Artist biography

English painter. The loss of sight in his right eye in an accident in 1898 did not deflect his determination to paint, and in 1899 two of his pictures were shown at the Royal Academy Summer Exhibition.

A visit to the Lavenham Horse Fair sparked off Munnings's lifelong fascination with painting horses and stimulated his first major composition, A Suffolk Horse Fair (1901; Dedham, Essex, Munnings A. Mus.). Country fairs became a frequent subject. For short periods in 1902 and 1903 Munnings studied at the Académie Julian in Paris, where he received little tuition but drew inspiration from the paintings he saw there. Still based in the Suffolk countryside he continued to paint landscapes and scenes from local life, occasionally in watercolour but mainly in oils. In 1911 he joined the artists' colony at Newlyn, Cornwall, where he shared the common enthusiasm for painting directly from nature. His subject-matter there continued to centre on horses and also on gypsy life.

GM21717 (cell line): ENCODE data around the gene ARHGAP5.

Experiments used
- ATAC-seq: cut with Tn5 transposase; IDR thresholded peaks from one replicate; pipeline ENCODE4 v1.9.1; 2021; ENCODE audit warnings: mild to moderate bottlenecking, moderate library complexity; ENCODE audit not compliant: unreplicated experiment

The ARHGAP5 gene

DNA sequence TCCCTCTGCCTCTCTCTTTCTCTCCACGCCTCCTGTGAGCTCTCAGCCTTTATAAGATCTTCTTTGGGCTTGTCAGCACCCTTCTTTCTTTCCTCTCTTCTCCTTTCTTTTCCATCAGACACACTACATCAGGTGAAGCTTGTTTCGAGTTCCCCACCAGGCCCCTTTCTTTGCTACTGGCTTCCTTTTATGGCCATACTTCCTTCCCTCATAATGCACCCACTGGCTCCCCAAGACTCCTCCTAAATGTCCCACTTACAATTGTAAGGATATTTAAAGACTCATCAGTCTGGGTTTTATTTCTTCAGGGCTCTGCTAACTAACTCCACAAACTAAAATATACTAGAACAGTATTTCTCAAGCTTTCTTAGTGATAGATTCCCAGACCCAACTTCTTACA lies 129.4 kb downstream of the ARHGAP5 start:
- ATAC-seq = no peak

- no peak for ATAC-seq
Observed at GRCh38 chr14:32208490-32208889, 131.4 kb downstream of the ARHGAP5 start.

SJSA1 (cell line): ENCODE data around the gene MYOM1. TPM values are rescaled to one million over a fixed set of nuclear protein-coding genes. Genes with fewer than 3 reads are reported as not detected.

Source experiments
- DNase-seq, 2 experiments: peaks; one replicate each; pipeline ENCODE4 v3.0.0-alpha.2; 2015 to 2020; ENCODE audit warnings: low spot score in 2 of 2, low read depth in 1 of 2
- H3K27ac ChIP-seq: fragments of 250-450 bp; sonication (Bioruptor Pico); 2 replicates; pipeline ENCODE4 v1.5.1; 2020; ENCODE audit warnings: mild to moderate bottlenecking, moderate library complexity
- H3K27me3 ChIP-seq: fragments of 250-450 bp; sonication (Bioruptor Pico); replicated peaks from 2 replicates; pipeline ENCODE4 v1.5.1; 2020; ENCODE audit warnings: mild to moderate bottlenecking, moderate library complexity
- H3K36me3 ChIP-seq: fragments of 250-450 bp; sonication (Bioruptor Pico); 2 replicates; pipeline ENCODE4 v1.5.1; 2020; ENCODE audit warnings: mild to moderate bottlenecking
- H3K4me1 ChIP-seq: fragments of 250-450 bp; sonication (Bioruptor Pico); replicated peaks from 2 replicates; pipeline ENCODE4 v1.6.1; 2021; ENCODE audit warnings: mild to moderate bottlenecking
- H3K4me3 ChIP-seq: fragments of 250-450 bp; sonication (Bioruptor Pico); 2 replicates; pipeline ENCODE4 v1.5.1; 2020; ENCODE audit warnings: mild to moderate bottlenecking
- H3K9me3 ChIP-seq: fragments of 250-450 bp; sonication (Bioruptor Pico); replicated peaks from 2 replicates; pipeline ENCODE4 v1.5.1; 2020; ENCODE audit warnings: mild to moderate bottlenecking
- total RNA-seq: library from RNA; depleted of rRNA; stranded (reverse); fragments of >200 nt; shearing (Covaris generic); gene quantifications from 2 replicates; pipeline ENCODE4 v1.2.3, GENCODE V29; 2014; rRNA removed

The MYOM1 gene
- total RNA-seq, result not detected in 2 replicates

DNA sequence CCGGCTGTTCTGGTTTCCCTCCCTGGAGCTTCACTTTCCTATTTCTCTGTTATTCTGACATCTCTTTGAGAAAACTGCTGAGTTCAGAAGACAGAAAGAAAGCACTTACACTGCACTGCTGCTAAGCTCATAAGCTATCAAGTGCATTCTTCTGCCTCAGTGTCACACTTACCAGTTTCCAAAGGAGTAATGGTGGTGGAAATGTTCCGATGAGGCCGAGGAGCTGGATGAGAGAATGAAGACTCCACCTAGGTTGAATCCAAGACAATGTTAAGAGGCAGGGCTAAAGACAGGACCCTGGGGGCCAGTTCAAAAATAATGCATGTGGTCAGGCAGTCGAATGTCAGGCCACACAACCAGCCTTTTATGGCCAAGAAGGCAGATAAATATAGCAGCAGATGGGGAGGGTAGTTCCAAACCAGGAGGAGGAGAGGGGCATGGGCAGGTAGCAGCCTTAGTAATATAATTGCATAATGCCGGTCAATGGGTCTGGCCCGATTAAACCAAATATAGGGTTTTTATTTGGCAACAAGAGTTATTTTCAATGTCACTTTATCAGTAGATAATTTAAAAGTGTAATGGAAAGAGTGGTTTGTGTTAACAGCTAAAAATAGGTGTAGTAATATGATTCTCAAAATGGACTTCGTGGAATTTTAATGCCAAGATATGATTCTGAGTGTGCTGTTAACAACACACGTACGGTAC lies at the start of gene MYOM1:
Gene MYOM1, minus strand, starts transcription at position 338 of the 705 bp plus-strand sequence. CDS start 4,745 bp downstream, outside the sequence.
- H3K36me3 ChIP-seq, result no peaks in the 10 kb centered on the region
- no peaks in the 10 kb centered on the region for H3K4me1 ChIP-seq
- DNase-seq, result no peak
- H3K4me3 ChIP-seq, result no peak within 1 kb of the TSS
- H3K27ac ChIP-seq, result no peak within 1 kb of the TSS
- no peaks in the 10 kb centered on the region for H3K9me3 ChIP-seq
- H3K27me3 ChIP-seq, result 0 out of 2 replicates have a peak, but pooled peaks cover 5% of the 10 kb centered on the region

Munnings was turned down for active service in World War I but was sent to France in 1918 to record the actions of the Canadian Cavalry Brigade. Many of Munnings's commissioned works lack the vitality of subjects of his own choosing, although the challenge of painting horses was a constant motivation. After his death his wife turned their home in Dedham into a museum of his work.

Article provided by Grove Art Online